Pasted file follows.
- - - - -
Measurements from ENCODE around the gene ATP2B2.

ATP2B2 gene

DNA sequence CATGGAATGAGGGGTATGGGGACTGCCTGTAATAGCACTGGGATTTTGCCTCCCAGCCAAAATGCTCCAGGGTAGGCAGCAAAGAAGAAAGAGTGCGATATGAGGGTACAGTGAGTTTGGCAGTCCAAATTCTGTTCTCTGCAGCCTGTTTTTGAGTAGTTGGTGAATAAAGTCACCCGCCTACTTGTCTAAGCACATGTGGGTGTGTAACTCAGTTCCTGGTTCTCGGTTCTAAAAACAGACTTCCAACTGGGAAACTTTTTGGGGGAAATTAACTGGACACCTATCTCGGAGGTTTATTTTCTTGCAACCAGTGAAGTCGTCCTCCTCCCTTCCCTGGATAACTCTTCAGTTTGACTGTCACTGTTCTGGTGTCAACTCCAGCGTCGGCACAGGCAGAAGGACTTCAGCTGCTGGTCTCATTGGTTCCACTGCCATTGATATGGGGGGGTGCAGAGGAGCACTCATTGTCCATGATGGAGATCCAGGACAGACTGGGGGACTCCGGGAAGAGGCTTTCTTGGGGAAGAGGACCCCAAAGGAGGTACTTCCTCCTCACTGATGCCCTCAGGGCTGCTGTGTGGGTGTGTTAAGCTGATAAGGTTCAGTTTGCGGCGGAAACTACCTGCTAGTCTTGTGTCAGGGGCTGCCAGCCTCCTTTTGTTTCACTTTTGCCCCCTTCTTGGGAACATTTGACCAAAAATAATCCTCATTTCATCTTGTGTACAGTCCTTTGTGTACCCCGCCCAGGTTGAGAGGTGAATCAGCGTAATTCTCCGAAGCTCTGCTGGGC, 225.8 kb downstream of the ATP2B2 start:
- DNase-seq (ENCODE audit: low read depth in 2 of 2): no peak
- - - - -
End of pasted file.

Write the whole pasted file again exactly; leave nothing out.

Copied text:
Measurements from ENCODE around the gene ATP2B2.

ATP2B2 gene

DNA sequence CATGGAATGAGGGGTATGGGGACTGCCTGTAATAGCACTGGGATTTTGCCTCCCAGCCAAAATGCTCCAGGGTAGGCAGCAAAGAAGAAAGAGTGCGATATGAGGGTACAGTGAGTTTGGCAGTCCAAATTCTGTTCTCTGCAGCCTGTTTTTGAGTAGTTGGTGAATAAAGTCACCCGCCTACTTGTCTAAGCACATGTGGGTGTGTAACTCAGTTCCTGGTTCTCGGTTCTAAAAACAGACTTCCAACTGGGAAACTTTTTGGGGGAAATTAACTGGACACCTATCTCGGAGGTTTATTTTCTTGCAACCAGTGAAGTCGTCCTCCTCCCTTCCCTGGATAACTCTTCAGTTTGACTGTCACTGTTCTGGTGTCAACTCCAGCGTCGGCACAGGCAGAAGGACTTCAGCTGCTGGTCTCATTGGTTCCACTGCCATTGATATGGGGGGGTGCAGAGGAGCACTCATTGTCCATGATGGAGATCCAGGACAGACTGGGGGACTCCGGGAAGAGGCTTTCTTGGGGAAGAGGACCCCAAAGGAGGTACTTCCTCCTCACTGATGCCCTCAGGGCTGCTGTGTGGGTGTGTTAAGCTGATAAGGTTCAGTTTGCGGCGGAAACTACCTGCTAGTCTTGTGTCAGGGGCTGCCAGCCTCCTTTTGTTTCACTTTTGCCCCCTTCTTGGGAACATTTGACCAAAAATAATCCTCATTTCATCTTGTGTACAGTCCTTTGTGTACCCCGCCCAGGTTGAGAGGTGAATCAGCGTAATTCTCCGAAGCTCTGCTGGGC, 225.8 kb downstream of the ATP2B2 start:
- DNase-seq (ENCODE audit: low read depth in 2 of 2): no peak